Tuesday, December 4, 2012

The Great Kansas Distance Drought

My blog about Kent McDonald raised a question from one of my regular readers, Mason Duede.  He wondered whether if Kansas could lay claim to being a distance running power in the United States?  It’s funny that he brought that question up because when I was much younger, I would pour through the high school lists ranking not just the distance running prowess of the Sunflower State, but how it ranked in track and field as a whole.

Up until the late 1970’s, the state of Kansas was a track and field juggernaut.  A mythical team of boys featuring the best of Kansas from the 60’s and 70’s would have held its own against the other 49 states.  California, Texas and New York would have been tough to beat in a mythical track and field showdown, but Kansas would have been incredibly competitive thanks in large part to the prowess of Jim Ryun, assuming he would double, 400 IH freak Bob Bornkessel, the outstanding triple jumper Vince Parrette and throwers like Bob Obee and Clint Johnson. 
But back to Mason’s original query about the distance legacy of Kansas preps.  Per capita, I would say that Kansas was a distance power nationally up until the late 1970’s.  A large part of that lies at the feet of Jim Ryun.  But the list doesn’t end there.  By 1980 Kansas had 5 sub 4:10 milers. 

A string of Shawnee Missouri South runners, a school that was a distance powerhouse in the 1970's
I decided to look no further than California.  Distance runners have poured out of the Golden State for years.  The name of great runners seem endless, Tim Danielson, Ralph Serna, Curtis Beck, Eric Hulst to name just a few.  The all-time California list cuts off at 4:09.2 so comparing numbers wasn’t exact.  By 1980 California at 38 runners who had run a mile at 4:09.2 or faster.  California had a population of more than 23 and a half million people.  Kansas had about 2.3 million people.  California crushes Kansas for the number of elite high school milers in terms of population. 

But compare to Kansas to say Oregon and the numbers look a little better.  Oregon and Kansas both had 5 milers under 4:10 by 1980, but Oregon's population was larger so the nod goes to the Sunflower State.  But in the years since Oregon has added four more runners to that list while Kansas hasn't had one boy break 4:10.
It’s sad to think that since Steve Smith from Shawnee Misson South ran 4:07.56 in 1980 no other high school runner from Kansas has broken 4:10.  California now has 67 milers at 4:09.2 or better.  It makes you wonder why the drought?  Perhaps we miss the great prep coaches like Wichita East coaches Bob Timmons, J.D. Edmiston or Shawnee Mission South’s Verlyn Schmidt aren't around anymore willing to push kids to super performances. 

There are undoubtedly some very good high school coaches in Kansas.  Van Rose of Shawnee Mission Northwest is great and belongs in the company of Timmons, Edmiston and Schmidt.  But even Van will admit to only training his kids hard enough to win state championships.  Things like Footlocker and NXN are an afterthought in Van’s book and that’s not meant as a criticism.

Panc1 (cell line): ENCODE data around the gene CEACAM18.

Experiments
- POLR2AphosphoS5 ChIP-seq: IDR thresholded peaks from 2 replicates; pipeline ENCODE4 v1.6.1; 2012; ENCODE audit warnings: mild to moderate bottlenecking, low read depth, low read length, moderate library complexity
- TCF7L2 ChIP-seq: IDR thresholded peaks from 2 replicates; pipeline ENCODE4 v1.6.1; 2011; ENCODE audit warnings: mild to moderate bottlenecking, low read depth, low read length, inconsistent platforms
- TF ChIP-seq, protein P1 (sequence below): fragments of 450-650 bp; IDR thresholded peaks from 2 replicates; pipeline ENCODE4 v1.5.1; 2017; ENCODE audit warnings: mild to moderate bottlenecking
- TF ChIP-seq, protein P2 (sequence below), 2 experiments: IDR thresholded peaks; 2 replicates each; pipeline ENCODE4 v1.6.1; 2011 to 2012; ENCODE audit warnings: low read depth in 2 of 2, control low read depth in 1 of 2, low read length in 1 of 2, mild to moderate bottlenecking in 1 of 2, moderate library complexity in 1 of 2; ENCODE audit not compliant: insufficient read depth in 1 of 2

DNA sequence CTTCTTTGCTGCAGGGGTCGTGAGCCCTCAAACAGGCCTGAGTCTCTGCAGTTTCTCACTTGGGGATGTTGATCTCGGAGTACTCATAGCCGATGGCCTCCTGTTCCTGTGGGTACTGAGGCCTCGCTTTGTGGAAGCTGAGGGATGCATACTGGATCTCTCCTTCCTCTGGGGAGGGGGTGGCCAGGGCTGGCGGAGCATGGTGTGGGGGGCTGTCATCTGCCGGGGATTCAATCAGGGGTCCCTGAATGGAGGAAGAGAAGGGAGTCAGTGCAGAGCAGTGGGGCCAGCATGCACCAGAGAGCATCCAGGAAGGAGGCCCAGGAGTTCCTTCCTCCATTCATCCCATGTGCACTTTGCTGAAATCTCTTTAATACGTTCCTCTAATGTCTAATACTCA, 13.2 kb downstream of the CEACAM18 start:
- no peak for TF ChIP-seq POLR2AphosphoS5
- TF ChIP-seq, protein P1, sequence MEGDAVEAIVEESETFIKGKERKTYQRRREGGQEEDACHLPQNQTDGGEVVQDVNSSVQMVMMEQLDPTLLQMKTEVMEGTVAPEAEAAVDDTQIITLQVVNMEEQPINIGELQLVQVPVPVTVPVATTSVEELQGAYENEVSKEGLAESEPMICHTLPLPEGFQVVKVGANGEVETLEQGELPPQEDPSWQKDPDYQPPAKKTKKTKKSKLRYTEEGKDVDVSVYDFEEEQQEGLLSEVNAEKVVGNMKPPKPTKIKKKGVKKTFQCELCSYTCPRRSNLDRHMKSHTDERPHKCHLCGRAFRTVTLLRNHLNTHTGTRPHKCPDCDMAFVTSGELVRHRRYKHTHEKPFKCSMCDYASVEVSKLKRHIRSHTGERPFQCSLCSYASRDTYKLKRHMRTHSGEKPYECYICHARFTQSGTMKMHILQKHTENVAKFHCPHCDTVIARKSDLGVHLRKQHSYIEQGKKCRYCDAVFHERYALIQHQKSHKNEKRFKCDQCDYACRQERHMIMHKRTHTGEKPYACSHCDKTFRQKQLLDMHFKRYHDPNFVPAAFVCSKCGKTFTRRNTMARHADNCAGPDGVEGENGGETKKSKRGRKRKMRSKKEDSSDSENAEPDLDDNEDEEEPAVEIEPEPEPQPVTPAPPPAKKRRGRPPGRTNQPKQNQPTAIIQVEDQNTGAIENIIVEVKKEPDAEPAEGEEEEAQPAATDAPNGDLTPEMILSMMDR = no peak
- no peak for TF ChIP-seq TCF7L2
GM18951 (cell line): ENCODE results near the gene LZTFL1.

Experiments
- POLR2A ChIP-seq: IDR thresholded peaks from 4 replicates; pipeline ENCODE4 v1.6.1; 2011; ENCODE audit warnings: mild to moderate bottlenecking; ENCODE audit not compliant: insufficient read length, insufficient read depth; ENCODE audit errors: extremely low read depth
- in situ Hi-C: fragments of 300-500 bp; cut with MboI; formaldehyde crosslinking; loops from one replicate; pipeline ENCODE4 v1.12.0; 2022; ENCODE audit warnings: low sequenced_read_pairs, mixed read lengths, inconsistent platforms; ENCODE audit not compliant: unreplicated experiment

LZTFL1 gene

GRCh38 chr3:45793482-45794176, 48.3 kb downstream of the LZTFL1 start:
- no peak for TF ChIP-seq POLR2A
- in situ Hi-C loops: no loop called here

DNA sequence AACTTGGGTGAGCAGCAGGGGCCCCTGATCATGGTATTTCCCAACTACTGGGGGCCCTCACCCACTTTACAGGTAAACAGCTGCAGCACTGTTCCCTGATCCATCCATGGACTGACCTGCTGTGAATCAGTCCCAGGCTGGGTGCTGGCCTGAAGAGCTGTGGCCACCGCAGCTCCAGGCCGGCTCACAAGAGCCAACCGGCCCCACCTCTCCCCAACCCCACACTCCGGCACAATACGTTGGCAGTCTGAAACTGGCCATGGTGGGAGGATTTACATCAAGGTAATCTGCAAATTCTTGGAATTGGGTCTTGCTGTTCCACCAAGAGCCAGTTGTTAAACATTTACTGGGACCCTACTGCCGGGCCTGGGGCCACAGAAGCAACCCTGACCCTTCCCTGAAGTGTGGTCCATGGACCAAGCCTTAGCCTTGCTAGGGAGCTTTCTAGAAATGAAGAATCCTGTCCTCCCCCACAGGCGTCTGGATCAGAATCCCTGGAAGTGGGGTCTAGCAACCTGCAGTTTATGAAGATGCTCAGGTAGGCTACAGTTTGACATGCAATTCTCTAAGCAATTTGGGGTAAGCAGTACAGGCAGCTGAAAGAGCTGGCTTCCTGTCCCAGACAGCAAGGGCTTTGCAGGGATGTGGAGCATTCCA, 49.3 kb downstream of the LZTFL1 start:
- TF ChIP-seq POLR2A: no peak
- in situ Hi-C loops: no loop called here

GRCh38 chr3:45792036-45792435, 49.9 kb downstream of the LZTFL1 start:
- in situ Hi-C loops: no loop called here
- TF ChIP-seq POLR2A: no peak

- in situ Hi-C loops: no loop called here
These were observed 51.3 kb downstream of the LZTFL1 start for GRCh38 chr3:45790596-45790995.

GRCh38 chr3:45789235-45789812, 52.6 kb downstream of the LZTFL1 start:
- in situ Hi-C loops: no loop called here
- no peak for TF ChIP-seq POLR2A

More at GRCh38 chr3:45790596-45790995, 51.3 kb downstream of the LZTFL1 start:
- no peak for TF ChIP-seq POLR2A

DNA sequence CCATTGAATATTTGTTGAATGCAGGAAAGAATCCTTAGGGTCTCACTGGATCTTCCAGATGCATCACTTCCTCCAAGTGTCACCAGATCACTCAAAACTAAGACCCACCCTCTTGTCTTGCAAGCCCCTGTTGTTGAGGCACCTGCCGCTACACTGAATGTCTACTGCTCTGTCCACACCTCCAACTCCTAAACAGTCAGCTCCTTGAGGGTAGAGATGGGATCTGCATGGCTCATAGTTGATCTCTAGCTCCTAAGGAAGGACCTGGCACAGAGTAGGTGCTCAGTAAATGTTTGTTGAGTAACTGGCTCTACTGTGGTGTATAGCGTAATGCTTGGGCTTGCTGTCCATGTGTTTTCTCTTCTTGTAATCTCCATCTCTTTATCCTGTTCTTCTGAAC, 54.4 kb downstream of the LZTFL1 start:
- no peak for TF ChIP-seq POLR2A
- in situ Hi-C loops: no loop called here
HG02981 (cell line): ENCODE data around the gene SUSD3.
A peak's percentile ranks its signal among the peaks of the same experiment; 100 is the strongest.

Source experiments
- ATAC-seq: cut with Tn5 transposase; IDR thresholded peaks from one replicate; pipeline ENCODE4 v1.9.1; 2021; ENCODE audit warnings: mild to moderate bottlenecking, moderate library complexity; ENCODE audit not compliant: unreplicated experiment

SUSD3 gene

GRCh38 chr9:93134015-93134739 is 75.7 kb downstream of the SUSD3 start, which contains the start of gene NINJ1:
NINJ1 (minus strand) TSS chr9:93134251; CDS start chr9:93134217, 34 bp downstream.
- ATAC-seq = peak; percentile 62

I think two things are behind the lack of great times.  My guess is some of the best potential milers end up playing soccer.  The rise of soccer has hurt track and field, especially in a small state like Kansas.  The other is the old “Runner’s World” syndrome that I think inhabits the thought processes of the majority of high school coaches.  They don’t want to burn the kids out.  Thus high mileage of 70 or 80 miles a week is off the table.

 I look at the three great Lawrence High distance runners of the last three decades, David Johnston, Chris Williams and Roy Wedge, all state champions, none ascribed to high mileage.  I doubt that either topped 70 miles a week if that during their high school careers.  They chose to run quality over quantity and unless you have the god given speed of a Sebastian Coe than school records like that of Kent McDonald’s will stand for another 20 years.  And yes, Kent had a hand in coaching both Williams and Wedge.  And yes, it pains him that his record from 1971 is still standing.

1 comment:

  1. A nifty analysis, John, thanks. Your assessment supports the hypothesis that something exceptional was happening in Kansas running back in the seventies (Ryun's inspiration, remarkable coaching); It occurred to me that it was perhaps the comparison between the states of Missouri and Kansas back then which caused KS to seem absolutely grandiose. Some people may recall that even one of Missouri's high school track and cross-country standouts, a certain Tim Jantsch, was actually a Kansan running for Rockhurst ! That being said, I suddenly recall that MO was the the home to the likes of Mark Curp, Brad Hawthorne, Ron Tabb and Bob Busby (not sure the last two are actually from MO). Perhaps it's more like a "running belt" going from KS through IL (Craig Virgin, of course). Kind regards, Mason